Nearing the end of a street in increasingly gentrified Stockwell stands a house with a peeling white exterior, scruffy front door and the look of vacancy. Detached on one side, it marks a break in this neat Georgian row. However, a plaque elevates its status among the better-kept residencies: a round blue badge claims it as the one-time home of Vincent van Gogh. Though he lived there for just one year while he was working in a gallery in London, it is enough to make this unassuming south London street a site of pilgrimage for art lovers and popular historians alike.
"Through the cued sounds and atmospheric lighting, the house comes to feel like a living organism, albeit one populated by ghosts"
Van Gogh’s near mythic status – buoyed by biopics, books and every poster of The Starry Night tacked onto the walls of student digs around the world – is explored in a new site-specific work by artist Saskia Olde Wolbers, titled Yes, These Eyes Are The Windows. Visitors are invited to ring the doorbell and enter the house, which is now in an advanced state of decay. Metal poles support sagging ceilings, the walls are wet with damp, the linoleum curls, and ancient pipes are exposed like veins. Indeed, in the 1970s, the house was already on shaky foundations, at one point threatened with demolition but eventually spared, most likely because of its famous resident. It is this story that informs the dramatic sound piece that leads you through the rooms and up the creaking staircase to the one Van Gogh once slept in. It was in 1873 that he lodged in the house, during which time he allegedly fell in unrequited love with his landlady’s daughter. In a letter confected as part of the piece, the landlady complains of her unpredictable tenant, given to outbursts and preaching at the cattle market in Deptford among the insalubrious “gut women”. A drawing exists of the house but it was a while before Van Gogh came to see himself as an artist.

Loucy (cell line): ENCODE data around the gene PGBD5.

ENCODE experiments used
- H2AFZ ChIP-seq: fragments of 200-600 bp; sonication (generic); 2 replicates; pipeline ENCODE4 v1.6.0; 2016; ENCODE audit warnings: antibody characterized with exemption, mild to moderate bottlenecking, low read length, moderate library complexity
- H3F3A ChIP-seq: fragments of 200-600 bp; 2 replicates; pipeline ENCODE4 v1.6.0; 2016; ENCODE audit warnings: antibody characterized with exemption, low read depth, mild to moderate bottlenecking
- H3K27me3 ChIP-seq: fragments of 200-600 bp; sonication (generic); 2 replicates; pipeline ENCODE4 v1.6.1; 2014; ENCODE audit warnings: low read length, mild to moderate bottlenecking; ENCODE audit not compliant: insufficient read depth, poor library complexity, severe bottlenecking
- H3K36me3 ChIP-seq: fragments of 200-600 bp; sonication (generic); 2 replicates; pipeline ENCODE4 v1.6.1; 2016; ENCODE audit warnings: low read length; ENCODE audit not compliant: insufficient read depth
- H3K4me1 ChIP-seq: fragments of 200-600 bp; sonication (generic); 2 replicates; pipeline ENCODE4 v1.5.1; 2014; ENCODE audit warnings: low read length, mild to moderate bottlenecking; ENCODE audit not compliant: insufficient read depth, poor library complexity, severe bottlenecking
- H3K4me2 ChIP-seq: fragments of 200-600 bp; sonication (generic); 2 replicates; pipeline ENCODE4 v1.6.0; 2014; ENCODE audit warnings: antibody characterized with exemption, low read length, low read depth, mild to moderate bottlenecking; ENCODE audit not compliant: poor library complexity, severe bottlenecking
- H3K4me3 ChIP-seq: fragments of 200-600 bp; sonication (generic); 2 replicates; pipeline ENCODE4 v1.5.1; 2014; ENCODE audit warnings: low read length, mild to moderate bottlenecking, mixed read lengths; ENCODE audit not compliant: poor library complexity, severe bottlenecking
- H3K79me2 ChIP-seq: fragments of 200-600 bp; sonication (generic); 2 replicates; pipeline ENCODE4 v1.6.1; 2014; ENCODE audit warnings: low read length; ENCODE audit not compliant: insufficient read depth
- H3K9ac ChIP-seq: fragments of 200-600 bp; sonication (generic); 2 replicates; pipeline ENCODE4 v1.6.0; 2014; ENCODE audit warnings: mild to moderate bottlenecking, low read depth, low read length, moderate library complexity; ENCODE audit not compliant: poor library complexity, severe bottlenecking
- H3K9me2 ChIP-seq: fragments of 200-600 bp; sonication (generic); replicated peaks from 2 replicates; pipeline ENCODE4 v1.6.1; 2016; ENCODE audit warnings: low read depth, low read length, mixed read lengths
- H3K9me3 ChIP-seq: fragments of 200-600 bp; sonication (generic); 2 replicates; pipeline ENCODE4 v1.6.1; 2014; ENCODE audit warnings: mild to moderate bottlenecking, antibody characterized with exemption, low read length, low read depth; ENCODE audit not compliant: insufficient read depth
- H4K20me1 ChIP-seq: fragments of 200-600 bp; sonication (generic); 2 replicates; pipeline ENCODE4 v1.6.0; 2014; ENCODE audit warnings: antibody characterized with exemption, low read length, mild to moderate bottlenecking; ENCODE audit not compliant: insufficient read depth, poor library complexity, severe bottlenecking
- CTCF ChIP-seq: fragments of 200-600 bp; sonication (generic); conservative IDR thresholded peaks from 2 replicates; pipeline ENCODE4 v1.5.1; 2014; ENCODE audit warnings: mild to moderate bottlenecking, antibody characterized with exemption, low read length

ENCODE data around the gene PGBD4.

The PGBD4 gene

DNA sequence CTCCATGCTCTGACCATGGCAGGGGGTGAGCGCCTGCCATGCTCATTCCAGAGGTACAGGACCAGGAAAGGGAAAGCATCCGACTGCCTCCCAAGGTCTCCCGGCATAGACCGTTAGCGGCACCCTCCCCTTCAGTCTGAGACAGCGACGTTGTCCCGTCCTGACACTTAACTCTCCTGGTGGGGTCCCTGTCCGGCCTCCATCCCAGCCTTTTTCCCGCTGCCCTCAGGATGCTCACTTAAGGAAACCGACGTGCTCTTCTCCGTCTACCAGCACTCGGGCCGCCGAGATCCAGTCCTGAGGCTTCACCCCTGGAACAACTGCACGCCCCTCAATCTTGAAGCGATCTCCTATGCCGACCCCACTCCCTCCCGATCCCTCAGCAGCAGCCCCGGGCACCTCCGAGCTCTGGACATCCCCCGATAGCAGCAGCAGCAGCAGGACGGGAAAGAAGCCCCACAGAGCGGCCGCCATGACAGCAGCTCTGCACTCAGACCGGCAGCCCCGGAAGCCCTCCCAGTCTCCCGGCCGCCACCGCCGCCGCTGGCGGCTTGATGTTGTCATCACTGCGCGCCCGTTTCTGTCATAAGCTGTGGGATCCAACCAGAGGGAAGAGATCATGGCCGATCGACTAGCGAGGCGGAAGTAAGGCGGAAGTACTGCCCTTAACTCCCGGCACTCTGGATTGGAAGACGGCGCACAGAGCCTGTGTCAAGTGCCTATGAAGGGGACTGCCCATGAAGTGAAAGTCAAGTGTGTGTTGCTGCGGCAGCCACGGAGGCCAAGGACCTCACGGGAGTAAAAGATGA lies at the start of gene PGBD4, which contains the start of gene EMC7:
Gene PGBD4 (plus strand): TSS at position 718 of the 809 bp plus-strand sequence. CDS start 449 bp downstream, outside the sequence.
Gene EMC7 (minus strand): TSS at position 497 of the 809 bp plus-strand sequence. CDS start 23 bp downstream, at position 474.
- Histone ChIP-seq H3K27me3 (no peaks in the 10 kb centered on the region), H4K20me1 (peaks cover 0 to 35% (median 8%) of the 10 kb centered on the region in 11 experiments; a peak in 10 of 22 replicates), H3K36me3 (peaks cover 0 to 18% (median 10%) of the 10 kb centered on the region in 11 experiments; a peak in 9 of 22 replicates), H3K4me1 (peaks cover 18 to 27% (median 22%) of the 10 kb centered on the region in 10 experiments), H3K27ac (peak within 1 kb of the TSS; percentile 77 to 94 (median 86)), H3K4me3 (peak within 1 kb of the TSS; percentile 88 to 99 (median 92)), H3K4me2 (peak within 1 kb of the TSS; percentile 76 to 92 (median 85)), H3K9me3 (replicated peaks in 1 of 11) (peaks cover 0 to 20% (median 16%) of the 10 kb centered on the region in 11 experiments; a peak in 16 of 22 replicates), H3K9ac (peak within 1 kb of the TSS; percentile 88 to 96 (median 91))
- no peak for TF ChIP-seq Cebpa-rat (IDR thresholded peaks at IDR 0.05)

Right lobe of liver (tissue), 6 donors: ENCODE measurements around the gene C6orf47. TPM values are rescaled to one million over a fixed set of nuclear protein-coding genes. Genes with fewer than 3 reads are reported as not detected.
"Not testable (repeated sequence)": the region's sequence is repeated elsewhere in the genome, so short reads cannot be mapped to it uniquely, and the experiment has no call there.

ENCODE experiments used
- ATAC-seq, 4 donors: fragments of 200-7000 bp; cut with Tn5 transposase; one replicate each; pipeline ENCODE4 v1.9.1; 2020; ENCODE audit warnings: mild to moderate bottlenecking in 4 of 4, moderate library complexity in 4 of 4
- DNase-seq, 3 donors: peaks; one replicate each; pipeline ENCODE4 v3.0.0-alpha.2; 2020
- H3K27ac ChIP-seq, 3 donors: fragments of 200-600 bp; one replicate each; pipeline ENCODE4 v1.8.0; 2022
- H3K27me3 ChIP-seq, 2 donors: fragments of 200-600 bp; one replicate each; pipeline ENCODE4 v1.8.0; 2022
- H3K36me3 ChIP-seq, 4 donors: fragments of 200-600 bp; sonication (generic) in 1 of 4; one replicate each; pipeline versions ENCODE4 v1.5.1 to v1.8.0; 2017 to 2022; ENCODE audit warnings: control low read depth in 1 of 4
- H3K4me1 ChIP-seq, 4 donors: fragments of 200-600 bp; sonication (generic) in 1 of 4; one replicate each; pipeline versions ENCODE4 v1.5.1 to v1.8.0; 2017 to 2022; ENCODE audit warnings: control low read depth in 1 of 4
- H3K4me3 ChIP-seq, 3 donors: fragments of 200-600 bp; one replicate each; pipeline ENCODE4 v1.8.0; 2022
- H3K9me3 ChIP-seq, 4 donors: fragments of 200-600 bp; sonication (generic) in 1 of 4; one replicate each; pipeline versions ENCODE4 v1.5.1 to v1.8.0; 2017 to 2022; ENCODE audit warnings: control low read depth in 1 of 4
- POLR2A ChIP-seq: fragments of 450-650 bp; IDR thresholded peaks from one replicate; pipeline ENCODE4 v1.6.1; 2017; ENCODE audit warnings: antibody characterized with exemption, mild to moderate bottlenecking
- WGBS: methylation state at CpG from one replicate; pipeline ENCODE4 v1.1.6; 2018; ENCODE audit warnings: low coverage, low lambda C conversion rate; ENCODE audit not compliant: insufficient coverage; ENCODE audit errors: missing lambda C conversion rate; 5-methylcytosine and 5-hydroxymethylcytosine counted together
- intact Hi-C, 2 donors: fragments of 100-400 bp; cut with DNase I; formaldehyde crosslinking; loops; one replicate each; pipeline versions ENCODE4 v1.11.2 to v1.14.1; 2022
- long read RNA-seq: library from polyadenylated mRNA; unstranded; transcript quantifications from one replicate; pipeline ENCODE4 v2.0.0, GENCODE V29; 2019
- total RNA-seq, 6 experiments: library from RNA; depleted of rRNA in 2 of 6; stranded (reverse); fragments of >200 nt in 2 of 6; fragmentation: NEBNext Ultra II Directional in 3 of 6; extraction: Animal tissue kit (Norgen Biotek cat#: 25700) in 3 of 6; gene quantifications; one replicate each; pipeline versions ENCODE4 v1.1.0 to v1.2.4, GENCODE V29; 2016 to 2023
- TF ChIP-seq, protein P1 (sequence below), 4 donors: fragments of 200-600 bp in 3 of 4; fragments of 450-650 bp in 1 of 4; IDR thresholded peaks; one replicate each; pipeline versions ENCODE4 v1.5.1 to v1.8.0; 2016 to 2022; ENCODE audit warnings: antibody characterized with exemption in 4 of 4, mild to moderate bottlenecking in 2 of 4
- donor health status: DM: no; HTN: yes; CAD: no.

Nearly a century later, a postman and amateur artist informed its owners of its famous resident, changing their lives forever. Part fiction, part fact, the sound piece is composed of fragments of letters and narrated by the house itself, with the sound of running water (the house was built over a buried stream) audible in the background. Olde Wolbers describes it as a “reconstruction of possibilities”, exploring the way in which houses with plaques become “anthropomorphised and somehow seen as biographers of their historic tenants”. Through the cued sounds and atmospheric lighting, the house comes to feel like a living organism, albeit one populated by ghosts. It joins the list of eerie houses-cum-artworks, from Rachel Whiteread’s House (produced, like this one, by Artangel) to Gregor Schneider’s Haus and Mike Kelley’s Mobile Homestead, which speak to the need to enshrine (and sometimes entomb) the histories that took place there. Because of its listed status, the Stockwell house, Olde Wolbers says, “sits in a vortex of time. Maybe the previous owners didn’t carry out repairs as they didn’t want to further remove traces of its former lodger.”
Yes, These Eyes Are The Windows is at 87 Hackford Road, London, SW9 0RE until June 22.
Text by Laura Allsop